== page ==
• David Lamming says:

    Stephen: also, “on his translation to the See of Leicester resignation on the 22 February 2016.” Translation or resignation? It would seem that there has been some “cutting and pasting” from an earlier announcement in the PM’s office, but not enough cutting!

  • Kate says:

    Anthony, thank you – someone needs to be a thorn in the side. I would still argue that the process is structured but not transparent.

    For instance there seems to be little transparency in terms of reasons for long-listing. At a minimum every candidate not long-listed should be told in writing which aspects of the person or role description they don’t meet.

    For shortlisting, there should be a formal scoring system and unsuccessful candidates should be given their score sheet and told the threshold score for interview.

    Both of these would also allow aspiring candidates to consider their personal development.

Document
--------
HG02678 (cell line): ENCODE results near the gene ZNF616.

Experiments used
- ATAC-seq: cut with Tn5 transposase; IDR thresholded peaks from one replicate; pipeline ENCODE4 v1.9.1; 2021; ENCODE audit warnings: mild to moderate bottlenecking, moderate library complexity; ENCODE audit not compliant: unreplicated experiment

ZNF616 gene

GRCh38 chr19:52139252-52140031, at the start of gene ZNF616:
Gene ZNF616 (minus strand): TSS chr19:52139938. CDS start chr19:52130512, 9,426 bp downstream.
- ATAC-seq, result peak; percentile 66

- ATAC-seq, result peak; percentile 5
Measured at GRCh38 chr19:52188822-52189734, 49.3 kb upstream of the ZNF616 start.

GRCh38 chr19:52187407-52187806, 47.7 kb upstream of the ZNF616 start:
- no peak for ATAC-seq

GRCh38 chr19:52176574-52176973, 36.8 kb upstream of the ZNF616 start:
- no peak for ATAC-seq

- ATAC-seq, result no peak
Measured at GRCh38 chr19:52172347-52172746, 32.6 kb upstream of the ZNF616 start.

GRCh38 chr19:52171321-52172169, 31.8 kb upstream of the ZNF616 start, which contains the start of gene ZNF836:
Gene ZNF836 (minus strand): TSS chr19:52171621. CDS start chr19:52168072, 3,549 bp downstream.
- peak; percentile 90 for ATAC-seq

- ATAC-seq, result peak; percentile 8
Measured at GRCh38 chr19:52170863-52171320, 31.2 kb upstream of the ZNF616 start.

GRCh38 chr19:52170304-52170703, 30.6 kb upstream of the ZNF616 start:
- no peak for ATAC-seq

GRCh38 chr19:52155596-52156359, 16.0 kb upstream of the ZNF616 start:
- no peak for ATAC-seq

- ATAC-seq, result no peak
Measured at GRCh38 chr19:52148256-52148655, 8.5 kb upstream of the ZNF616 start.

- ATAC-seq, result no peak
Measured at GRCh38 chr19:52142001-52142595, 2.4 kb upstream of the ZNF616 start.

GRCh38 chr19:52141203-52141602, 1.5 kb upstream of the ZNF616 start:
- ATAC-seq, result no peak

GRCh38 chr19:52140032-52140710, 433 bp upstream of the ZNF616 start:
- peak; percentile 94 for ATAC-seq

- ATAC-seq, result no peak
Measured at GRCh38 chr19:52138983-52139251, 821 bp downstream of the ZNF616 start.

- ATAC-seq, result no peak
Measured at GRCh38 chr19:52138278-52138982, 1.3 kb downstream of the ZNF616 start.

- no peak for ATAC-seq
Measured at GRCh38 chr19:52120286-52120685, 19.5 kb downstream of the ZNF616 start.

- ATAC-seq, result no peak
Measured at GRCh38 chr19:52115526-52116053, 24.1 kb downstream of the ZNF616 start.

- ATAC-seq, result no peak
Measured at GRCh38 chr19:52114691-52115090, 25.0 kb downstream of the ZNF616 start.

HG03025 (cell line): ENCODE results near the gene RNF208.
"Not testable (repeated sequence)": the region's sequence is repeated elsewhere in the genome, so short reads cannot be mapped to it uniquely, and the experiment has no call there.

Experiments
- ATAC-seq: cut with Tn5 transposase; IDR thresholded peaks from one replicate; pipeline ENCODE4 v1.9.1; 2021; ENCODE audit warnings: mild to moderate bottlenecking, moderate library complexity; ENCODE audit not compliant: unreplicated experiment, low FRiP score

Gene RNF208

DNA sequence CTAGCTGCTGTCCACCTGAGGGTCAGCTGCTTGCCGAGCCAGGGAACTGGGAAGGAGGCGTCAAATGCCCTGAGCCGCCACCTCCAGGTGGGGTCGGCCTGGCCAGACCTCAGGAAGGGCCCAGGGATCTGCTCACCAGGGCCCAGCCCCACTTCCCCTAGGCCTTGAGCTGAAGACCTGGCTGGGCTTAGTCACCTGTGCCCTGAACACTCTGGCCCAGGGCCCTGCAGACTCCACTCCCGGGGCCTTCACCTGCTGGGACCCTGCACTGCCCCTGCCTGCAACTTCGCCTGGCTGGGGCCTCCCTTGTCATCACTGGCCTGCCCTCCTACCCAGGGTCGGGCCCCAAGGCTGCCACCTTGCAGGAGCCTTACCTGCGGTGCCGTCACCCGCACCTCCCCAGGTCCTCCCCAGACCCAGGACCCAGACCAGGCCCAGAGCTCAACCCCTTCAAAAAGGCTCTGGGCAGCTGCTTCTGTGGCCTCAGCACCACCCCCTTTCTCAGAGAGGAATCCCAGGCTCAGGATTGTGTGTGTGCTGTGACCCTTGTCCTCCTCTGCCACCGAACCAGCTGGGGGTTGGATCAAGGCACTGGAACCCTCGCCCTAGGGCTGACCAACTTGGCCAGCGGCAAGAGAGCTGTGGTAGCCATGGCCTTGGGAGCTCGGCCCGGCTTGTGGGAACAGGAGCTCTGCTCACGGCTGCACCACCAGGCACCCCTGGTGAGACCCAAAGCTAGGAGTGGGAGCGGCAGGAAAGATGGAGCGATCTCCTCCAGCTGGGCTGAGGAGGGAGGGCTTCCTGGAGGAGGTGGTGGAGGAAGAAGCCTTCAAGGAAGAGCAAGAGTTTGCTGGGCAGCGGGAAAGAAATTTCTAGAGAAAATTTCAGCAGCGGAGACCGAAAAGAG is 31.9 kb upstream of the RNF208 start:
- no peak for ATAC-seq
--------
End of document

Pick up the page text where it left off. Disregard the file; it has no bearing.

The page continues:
Next, in terms of diversity if someone from each non-religious protected characteristic is not long-listed then the bishop should be required to publish a justification. At the end, the diversity profile of each stage should be published as part of the announcement.

    Likewise, how the panel is selected lacks transparency.

    So for me the two big gaps are that the written procedure should mandate detailed feedback to unsuccessful candidates, diversity statistics should be published and any lack of diversity justified, and, but less importantly, the process for selecting the panel should be clearer.

    Just my thoughts.